News and Media Literacy
The Center for News Literacy’s Digital Resource Center has seen a 300% increase in visitors.
Training on the Rise:
News Literacy Project added online PD workshops; media mentions “skyrocketed.”
Conferences and conference sessions on news literacy are growing.
Since last year, the Digital Resource Center (DRC), part of the Center for News Literacy at Stony Brook University in New York, has seen a 300% increase in visitors.
At the News Literacy Project in Chicago, social media followers doubled and the number of media mentions “skyrocketed” from a few to 30 just in January. The organization also launched a series of online professional development workshops to meet the demand for training,
Those are just a few examples of how last year’s election season — and the fake articles masquerading as real, campaign-related news — sent educators scrambling for resources on how to help their students critically evaluate the daily onslaught of media messages in their lives.
“There is a perceived crisis among educators about the impact of ‘fake news’ and media use generally, but on ‘the youth’ especially,” says Natasha Casey, an associate professor of communications at Blackburn College in Carlinville, IL. She adds that the high-profile nature of the term “fake news” has helped to “create an entry point for many people who'd never heard of media, information or news literacy before.”
By the numbers
The percentage of more than 1,000 millennial respondents who said they were confident in their ability to pick out false information online, according to MindEdge.
The percentage of more than 1,000 millennial respondents who admitted they had inadvertently shared information online that ended up being false, according to MindEdge.
Recent survey research has further strengthened the argument that young people’s digital and media literacy skills are lacking, even though they get the bulk of their news through social media.
A 2016 MindEdge survey of over 1,000 millennials showed only 35% of the respondents said that they were confident in their ability to pick out false information online, and 37% admitted that they had inadvertently shared a false story, a tweet or some other piece of information online. In addition, research by the Stanford History Education Group concluded that today’s “digital natives” often can’t discern the difference between advertisements, sponsored content and genuine news articles.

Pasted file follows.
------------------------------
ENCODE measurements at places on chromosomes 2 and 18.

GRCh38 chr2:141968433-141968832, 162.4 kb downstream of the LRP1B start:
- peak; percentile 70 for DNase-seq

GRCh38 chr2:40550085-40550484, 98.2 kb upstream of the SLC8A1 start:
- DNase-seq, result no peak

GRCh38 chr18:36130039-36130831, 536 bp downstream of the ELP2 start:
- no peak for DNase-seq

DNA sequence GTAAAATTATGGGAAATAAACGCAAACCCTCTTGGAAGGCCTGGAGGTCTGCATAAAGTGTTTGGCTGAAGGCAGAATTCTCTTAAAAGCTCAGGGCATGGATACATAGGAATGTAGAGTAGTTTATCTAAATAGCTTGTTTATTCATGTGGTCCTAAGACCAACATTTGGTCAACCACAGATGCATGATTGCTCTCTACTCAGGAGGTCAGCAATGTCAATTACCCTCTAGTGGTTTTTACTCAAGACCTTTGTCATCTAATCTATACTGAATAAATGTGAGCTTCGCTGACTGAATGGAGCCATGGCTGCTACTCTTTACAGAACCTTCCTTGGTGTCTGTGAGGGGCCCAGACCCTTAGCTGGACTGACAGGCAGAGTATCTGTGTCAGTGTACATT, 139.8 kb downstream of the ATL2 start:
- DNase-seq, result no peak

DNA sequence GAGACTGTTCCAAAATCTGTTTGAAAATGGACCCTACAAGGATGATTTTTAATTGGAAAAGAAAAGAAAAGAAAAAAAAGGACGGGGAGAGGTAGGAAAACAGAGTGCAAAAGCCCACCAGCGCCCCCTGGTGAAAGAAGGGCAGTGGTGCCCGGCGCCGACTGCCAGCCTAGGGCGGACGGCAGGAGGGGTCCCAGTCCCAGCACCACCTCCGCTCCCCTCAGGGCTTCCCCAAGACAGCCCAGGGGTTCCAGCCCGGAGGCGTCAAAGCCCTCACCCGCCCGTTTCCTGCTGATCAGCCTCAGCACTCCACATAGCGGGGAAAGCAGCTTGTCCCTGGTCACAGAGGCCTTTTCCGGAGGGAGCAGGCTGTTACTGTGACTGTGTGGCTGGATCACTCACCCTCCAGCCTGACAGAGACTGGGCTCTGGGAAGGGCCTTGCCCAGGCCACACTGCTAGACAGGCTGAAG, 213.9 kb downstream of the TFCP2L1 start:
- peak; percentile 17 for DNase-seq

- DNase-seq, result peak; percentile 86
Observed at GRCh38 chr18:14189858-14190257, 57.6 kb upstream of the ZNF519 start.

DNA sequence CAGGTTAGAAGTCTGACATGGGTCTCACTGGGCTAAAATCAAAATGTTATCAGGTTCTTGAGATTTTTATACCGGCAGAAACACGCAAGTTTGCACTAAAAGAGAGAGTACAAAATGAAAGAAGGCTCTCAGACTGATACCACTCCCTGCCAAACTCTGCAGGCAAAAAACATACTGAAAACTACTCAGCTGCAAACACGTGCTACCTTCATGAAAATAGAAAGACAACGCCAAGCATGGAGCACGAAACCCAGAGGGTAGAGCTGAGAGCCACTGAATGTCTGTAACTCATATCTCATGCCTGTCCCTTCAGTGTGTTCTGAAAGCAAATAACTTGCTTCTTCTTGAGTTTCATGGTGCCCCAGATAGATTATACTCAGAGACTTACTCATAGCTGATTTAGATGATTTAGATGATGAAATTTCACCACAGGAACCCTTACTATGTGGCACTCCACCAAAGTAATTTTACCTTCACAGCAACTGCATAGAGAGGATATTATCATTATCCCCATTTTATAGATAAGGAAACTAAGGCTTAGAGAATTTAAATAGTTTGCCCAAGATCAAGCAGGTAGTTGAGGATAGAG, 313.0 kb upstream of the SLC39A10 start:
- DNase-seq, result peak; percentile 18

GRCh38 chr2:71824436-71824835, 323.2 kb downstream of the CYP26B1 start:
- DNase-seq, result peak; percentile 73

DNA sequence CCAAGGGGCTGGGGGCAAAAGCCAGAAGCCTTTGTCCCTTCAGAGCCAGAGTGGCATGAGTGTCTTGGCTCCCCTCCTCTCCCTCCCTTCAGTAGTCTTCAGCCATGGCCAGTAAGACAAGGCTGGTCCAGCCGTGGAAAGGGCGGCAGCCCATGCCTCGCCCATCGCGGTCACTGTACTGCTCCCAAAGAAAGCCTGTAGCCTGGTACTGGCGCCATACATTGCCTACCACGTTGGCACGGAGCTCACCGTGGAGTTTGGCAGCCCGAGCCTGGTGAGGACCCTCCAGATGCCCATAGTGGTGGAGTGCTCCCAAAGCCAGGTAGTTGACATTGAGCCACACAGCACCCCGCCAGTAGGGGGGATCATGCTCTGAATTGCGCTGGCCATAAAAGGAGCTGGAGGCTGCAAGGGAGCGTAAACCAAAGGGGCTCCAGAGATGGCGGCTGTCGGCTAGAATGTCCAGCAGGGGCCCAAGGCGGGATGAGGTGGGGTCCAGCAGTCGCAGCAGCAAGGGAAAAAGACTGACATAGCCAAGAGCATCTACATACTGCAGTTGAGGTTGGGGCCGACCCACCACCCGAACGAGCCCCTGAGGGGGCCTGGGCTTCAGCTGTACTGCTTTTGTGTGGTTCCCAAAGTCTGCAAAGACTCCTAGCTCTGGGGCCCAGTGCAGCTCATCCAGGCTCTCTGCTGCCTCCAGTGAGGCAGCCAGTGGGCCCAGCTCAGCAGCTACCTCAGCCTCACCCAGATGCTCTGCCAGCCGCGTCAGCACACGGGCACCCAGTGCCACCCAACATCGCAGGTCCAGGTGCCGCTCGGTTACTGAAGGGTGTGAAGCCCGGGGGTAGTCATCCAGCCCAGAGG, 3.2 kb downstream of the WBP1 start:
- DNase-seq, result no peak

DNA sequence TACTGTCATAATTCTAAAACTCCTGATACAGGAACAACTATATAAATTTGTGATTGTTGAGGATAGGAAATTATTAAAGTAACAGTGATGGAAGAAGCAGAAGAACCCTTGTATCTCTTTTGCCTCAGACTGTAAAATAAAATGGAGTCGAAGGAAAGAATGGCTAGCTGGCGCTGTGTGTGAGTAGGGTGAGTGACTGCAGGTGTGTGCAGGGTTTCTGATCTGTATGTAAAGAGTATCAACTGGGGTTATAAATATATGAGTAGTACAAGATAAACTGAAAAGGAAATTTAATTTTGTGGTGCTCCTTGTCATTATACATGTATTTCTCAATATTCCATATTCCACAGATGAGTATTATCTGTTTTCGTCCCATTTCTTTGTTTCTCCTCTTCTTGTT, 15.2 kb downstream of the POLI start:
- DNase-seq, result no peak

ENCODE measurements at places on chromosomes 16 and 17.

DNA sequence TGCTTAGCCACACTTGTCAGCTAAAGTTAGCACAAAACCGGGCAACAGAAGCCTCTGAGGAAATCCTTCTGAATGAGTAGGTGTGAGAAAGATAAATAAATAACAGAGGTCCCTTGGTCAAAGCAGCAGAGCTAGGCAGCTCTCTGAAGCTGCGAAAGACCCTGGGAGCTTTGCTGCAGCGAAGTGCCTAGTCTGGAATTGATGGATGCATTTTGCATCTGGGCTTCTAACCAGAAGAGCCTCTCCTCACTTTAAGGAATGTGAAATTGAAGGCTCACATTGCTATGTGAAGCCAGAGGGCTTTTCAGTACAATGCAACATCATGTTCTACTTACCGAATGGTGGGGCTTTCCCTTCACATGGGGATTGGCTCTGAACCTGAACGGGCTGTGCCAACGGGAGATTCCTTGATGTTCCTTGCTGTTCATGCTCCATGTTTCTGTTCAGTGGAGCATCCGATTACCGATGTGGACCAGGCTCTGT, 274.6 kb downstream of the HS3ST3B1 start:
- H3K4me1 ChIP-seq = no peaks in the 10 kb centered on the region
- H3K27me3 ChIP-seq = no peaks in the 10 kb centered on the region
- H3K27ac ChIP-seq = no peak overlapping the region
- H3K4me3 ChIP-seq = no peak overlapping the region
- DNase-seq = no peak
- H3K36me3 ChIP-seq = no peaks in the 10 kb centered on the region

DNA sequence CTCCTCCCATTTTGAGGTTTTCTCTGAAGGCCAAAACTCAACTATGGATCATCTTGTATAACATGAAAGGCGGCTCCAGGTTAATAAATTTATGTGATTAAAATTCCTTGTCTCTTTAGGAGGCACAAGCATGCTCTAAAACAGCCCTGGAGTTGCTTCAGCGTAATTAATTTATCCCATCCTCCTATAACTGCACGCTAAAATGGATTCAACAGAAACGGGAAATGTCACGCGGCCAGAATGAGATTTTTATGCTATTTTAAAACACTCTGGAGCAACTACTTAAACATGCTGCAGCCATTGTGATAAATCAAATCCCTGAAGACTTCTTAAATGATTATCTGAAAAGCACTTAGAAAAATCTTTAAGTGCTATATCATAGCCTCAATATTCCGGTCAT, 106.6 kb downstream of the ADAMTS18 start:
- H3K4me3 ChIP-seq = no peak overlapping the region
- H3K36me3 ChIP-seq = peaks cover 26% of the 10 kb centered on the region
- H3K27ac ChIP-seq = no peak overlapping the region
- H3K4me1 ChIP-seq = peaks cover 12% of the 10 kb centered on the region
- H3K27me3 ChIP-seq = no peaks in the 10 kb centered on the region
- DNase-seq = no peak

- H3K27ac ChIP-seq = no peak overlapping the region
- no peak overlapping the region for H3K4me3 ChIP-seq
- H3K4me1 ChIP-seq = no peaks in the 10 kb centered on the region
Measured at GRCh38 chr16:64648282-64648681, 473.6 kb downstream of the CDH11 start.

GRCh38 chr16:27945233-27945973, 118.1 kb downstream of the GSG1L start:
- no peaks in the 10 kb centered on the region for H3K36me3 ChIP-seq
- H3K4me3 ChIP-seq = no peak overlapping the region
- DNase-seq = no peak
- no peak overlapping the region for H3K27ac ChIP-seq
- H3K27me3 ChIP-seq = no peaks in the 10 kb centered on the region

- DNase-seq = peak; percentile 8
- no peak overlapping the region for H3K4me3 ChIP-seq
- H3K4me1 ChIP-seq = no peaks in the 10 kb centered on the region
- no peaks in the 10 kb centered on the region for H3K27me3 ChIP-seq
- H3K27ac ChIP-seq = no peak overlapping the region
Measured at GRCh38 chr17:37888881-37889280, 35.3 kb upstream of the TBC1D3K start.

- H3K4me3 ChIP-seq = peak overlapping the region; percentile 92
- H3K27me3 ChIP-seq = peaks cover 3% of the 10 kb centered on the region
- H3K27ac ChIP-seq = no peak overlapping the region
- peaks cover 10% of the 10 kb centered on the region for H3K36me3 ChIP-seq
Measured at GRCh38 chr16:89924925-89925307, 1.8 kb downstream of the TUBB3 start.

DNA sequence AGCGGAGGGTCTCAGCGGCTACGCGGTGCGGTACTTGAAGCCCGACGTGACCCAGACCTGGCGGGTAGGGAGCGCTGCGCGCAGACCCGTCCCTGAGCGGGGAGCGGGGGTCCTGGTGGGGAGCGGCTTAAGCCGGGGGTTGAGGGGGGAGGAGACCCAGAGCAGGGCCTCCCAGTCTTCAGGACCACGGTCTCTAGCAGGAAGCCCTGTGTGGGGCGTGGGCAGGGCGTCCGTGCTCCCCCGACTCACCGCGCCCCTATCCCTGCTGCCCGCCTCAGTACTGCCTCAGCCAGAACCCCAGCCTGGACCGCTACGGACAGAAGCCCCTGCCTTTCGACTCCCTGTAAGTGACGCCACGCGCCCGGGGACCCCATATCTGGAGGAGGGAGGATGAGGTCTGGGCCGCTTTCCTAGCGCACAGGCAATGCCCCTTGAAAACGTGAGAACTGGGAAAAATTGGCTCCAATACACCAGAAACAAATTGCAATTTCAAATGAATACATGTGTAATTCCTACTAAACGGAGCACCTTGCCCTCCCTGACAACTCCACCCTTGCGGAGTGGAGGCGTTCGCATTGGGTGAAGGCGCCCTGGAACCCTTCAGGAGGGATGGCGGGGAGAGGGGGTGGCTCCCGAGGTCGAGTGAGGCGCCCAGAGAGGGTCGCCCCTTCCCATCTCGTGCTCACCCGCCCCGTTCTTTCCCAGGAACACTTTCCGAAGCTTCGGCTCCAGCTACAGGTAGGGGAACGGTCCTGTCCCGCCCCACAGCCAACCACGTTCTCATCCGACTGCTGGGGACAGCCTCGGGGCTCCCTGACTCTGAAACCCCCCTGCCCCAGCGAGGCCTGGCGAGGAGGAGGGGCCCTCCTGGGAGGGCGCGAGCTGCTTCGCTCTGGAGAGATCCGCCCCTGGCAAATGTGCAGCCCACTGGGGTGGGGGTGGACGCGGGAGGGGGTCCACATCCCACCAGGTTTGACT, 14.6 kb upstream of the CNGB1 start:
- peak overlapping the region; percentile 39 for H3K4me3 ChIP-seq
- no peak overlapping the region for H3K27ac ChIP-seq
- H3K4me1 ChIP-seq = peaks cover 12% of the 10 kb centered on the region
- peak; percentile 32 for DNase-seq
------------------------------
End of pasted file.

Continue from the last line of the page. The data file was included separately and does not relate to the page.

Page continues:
Project Look Sharp, based at Ithaca College in New York, and News-Decoder, part of the Paris-based nonprofit Nouvelles-Découvertes, or “new discoveries,” are also examples of efforts to meet the growing demand for lesson plans and services that help students understand the news and the news business.
Professional learning opportunities for teachers and librarians, both in the U.S. and internationally, are also more widely available. Michael Spikes, of the DRC, for example, has given 23 workshops this year, and Casey also notes that the number of conferences and conference sessions focusing on issues such as news literacy research and assessment have increased.
Some advocates are taking a legislative approach to increasing opportunities for students to learn and practice news and media literacy skills. A new law in Washington requires schools to show how they will implement media literacy instruction in schools. A similar bill passed the state Senate in California, and an organization called Media Literacy Now has been working with Common Sense Kids Action to craft model legislation for other states.
Experts warn, however, that educators should be wary of quick fixes. Relying only on fact-checking sites such as Snopes and PolitiFact is unrealistic, Casey says. And Spikes notes a recent Yale study showing that tagging Facebook posts as fake “isn't helping users to find the differences between good and bunk information.” He added that “one-off solutions” such as tip sheets or even game-based lessons are inadequate. “We have to keep … involving ourselves in active evaluation
Despite the divisiveness of the 2016 presidential election, one positive outcome was that it has raised educators’ awareness of how susceptible students are to misleading information. Schools will continue to grapple with where news and media literacy instruction fits in the curriculum and begin to discuss how to measure whether students are acquiring these skills.